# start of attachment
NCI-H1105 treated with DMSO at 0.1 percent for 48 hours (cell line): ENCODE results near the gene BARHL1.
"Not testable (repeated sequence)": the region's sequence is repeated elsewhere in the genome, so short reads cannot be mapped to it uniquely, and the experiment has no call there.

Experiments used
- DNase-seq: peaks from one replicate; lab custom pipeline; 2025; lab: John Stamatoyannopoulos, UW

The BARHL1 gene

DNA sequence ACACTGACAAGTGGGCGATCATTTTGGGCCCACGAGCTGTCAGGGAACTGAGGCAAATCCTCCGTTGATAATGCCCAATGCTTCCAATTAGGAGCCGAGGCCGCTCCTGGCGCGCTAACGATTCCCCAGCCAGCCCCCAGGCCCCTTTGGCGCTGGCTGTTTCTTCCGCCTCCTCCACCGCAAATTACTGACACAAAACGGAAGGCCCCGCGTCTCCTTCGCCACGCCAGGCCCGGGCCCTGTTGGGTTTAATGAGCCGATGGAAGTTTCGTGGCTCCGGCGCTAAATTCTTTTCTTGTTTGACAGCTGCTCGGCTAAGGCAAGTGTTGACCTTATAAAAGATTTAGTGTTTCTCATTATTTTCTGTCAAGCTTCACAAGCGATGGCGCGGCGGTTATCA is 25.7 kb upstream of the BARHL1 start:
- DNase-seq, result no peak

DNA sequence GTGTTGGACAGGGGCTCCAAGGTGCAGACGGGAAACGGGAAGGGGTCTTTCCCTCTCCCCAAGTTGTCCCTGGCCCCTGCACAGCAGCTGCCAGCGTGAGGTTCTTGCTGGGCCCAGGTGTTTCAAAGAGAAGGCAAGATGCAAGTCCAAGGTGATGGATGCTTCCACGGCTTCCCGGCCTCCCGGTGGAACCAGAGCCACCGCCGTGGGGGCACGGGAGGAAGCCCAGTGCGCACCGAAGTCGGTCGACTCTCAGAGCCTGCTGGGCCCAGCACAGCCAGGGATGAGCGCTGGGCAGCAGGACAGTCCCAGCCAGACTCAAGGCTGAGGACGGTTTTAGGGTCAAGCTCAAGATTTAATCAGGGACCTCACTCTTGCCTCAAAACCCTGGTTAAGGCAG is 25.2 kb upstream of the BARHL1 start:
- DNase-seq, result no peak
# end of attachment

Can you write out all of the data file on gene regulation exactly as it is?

NCI-H1105 treated with DMSO at 0.1 percent for 48 hours (cell line): ENCODE results near the gene BARHL1.
"Not testable (repeated sequence)": the region's sequence is repeated elsewhere in the genome, so short reads cannot be mapped to it uniquely, and the experiment has no call there.

Experiments used
- DNase-seq: peaks from one replicate; lab custom pipeline; 2025; lab: John Stamatoyannopoulos, UW

The BARHL1 gene

DNA sequence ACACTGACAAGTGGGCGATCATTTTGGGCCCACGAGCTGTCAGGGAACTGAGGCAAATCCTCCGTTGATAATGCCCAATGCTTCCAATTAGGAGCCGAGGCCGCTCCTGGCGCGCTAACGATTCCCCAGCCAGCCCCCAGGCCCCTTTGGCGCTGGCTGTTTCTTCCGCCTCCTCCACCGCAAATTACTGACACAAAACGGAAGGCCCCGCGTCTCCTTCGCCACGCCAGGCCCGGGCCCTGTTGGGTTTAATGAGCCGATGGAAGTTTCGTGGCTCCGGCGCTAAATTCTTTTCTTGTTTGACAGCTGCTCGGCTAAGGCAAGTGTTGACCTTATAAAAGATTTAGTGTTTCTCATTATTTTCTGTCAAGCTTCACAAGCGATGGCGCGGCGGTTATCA is 25.7 kb upstream of the BARHL1 start:
- DNase-seq, result no peak

DNA sequence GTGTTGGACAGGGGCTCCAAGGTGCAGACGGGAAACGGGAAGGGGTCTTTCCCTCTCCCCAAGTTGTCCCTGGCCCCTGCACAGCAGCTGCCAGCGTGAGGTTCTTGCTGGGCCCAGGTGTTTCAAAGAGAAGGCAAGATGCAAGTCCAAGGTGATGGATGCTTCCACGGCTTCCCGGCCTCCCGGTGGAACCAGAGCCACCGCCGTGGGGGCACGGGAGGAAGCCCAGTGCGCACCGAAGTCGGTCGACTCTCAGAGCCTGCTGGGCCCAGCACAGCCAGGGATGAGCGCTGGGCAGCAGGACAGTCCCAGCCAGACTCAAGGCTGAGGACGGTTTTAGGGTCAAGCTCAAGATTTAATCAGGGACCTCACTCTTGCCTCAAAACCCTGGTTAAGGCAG is 25.2 kb upstream of the BARHL1 start:
- DNase-seq, result no peak